I look forward to your review! I still need to check out the Amazing Spider-Man movies myself. Really loved this one, though. More than most people, it seems. But that’s fine by me.

      Liked by 1 person

      • No problem! The more I think about it, t think Spider-Man 3 would be my favorite. Yes the movie has flaws but I still enjoy it for what it is. Of course there are things in the movie I would definitely change, but there are stuff in this movie that I really liked. Don’t get me wrong, I love the first two movies too. But just seeing the black suit of Spider-Man and Venom was great in my opinion. I don’t understand too much of the hate it gets but to each their own haha. When I review the movie eventually, I’ll explain more in depth why I like it and my flaws for the movie.

        Liked by 1 person

      • Sounds great. I look forward to reading it. I think what really ruined the movie for me and for most people was the whole “emo Spider-Man”. It was really silly. I found it more cringe-worthy than amusing, personally. As for Venom, I think Topher Grace was the wrong choice for the character (though I was always okay with it because he would have been a good alternative casting for Spider-Man, and his character on That 70’s Show loved Spider-Man so much). I was so excited to see Venom, but they really shoe-horned him in there for only like the final 10 minutes. Then you’ve got the conclusion with Harry Osbourne, and it’s just doing too much. Sandman alone, I thought was good. The Green Goblin story arc with Harry was good too, but I think it was all just too much for one movie. But that’s just my take. I’m glad you liked it!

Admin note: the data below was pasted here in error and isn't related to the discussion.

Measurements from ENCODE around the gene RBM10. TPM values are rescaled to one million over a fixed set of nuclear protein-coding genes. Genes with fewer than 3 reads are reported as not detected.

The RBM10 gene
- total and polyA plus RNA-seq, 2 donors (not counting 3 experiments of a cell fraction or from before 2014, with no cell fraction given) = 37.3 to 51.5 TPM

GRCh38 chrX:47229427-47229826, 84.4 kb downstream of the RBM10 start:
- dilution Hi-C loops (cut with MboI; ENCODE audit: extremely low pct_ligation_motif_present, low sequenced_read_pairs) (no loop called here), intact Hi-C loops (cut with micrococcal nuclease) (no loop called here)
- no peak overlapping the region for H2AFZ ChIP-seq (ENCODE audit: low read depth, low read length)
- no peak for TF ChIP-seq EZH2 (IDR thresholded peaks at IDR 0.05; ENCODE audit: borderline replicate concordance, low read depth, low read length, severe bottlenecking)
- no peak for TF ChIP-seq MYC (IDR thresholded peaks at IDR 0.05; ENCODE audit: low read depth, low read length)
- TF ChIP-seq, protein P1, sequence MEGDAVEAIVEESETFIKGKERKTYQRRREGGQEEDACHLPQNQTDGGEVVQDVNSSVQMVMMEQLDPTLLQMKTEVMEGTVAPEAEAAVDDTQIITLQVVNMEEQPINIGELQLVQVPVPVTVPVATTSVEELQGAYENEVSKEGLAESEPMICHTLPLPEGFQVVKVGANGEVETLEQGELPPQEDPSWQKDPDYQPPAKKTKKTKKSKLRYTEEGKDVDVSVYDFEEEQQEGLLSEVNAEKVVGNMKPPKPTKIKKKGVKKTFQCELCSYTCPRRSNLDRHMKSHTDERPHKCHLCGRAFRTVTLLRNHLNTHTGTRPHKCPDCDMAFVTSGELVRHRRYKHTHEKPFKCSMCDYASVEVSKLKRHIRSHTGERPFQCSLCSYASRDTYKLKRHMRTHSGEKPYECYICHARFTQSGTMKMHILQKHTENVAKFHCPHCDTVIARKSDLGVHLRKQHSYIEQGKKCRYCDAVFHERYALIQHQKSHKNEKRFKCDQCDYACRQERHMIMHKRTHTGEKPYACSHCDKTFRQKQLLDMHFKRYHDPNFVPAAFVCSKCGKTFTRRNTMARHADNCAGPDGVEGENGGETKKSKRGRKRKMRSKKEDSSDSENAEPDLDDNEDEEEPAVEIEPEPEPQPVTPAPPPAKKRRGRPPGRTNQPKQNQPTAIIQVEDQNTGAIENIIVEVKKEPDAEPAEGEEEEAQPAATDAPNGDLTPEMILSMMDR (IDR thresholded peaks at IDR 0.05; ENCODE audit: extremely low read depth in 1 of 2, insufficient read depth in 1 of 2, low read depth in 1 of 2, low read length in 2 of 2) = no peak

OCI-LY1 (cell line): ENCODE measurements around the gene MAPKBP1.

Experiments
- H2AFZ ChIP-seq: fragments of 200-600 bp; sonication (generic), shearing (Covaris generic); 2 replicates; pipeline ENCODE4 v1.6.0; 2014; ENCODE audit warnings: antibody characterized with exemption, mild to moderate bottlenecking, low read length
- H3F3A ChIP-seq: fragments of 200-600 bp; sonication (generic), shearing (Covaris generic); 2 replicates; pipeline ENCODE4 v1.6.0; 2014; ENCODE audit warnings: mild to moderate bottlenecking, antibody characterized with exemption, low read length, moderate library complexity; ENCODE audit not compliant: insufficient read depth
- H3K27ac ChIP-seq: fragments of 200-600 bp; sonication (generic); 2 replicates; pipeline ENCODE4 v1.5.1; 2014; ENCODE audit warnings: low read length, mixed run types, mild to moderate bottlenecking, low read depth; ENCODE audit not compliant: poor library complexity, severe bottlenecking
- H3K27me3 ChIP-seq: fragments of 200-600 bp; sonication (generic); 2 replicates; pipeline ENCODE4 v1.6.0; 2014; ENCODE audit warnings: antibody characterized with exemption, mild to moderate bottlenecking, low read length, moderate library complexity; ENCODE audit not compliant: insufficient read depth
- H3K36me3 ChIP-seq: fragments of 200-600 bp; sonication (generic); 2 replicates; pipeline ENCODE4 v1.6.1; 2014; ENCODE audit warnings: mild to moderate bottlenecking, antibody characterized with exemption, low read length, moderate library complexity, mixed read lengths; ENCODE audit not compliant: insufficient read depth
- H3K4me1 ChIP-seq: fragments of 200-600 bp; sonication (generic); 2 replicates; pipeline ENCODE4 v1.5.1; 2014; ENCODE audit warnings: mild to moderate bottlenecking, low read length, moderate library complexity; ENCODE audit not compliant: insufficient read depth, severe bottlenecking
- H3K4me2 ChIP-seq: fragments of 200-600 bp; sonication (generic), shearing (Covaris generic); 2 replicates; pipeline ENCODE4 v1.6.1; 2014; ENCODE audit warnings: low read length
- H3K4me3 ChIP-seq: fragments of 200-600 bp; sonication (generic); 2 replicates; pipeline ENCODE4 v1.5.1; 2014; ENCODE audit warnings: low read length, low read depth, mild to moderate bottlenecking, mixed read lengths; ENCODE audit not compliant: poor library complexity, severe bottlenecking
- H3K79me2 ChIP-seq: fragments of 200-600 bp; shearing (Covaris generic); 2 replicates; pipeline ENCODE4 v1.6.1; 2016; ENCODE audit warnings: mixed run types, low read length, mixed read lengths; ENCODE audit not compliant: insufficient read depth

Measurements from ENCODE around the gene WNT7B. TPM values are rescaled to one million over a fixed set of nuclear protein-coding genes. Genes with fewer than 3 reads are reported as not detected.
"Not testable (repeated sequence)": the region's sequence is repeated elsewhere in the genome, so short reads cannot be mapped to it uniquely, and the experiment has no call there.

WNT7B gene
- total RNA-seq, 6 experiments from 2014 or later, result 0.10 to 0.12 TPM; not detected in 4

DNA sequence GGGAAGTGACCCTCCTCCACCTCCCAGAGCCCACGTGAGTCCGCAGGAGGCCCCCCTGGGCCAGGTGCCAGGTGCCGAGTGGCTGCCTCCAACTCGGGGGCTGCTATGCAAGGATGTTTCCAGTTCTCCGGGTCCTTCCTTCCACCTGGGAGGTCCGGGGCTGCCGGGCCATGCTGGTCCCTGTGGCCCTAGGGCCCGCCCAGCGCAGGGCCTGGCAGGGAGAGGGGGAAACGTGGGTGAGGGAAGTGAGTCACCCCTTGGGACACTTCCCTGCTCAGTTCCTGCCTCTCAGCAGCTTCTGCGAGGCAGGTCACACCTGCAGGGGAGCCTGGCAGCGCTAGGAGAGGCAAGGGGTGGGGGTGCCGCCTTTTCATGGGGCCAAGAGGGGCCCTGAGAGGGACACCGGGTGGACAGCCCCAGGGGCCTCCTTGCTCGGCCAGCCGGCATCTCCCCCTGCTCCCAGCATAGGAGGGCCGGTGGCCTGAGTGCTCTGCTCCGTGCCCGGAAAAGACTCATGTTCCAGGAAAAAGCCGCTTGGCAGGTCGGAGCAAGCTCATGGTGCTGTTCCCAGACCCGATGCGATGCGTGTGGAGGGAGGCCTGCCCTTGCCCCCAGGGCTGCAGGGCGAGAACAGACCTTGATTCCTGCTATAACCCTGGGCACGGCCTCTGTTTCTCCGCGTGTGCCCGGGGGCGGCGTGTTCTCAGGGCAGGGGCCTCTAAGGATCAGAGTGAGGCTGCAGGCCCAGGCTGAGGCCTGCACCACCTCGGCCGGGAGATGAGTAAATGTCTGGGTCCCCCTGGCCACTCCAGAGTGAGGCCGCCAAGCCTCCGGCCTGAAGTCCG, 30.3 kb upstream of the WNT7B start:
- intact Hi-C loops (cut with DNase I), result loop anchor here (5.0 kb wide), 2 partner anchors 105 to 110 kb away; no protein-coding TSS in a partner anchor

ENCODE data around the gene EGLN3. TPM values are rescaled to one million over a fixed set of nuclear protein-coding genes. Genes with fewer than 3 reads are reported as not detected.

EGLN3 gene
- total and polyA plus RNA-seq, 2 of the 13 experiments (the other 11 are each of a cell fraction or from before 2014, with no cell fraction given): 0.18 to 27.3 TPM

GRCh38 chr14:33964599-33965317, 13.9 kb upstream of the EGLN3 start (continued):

Liked by 1 person

      • I actually don’t mind Peter’s “emo look” haha. When I first saw the movie, emo didn’t even come to my mind. I just thought of him as troublemaker who’s trying to act “cool” and it worked well since the symbiote is responsible for that. That’s just how I look at it haha. But I definitely agree that there were too much in one movie. They are great stories/villains but maybe Raimi’s should’ve just focused on one villain/story per movie at that time.

        Liked by 1 person